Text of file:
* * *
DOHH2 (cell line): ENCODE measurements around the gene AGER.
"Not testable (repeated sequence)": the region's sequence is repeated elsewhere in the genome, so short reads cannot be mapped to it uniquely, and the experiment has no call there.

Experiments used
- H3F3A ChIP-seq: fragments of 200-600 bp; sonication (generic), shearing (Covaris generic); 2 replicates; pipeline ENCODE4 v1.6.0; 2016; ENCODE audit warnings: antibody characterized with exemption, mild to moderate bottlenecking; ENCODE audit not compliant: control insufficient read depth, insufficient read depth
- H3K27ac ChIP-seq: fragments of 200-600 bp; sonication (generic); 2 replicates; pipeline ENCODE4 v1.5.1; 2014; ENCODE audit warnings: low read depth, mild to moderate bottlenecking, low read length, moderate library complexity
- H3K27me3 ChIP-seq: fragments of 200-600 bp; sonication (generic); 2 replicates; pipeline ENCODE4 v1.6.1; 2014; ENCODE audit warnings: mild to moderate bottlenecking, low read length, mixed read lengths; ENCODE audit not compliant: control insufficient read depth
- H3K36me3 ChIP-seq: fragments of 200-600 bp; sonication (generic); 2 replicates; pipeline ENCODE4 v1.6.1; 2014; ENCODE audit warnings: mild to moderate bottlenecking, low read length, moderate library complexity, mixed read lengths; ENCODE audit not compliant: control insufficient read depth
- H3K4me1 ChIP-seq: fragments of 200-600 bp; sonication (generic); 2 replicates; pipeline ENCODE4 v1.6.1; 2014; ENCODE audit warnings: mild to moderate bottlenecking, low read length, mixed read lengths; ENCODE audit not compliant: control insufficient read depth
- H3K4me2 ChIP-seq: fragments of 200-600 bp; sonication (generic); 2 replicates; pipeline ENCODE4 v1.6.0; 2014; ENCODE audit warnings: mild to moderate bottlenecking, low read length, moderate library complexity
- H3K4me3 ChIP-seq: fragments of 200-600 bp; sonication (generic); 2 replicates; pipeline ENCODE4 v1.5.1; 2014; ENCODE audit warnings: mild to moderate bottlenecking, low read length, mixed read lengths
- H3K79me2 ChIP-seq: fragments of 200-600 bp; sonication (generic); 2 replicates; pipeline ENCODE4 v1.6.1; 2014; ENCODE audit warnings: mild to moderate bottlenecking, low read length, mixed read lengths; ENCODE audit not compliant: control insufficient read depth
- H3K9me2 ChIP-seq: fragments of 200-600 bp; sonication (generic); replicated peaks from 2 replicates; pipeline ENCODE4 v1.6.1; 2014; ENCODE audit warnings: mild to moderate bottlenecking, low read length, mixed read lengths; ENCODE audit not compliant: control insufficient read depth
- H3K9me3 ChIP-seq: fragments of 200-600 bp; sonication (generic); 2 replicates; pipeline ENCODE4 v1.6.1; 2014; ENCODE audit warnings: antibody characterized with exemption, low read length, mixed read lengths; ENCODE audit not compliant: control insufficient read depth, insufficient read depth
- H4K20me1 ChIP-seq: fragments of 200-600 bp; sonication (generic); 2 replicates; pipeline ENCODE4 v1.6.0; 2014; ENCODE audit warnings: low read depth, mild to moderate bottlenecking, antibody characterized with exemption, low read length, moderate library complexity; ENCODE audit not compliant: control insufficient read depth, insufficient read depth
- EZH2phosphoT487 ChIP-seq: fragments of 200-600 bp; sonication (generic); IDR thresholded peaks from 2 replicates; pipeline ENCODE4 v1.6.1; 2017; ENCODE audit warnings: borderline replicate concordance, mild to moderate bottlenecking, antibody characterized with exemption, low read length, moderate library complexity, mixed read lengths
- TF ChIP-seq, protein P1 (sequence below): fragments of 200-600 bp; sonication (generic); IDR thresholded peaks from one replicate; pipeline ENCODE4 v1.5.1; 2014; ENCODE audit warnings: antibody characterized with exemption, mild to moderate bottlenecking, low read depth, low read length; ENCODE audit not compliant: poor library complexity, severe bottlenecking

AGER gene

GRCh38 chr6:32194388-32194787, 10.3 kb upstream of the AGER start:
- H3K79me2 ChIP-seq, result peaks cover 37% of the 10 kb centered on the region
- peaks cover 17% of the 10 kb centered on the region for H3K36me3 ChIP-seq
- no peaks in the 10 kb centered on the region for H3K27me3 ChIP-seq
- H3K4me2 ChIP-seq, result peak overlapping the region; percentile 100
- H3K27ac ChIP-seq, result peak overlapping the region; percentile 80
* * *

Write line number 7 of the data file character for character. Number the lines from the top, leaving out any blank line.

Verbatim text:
- H3K36me3 ChIP-seq: fragments of 200-600 bp; sonication (generic); 2 replicates; pipeline ENCODE4 v1.6.1; 2014; ENCODE audit warnings: mild to moderate bottlenecking, low read length, moderate library complexity, mixed read lengths; ENCODE audit not compliant: control insufficient read depth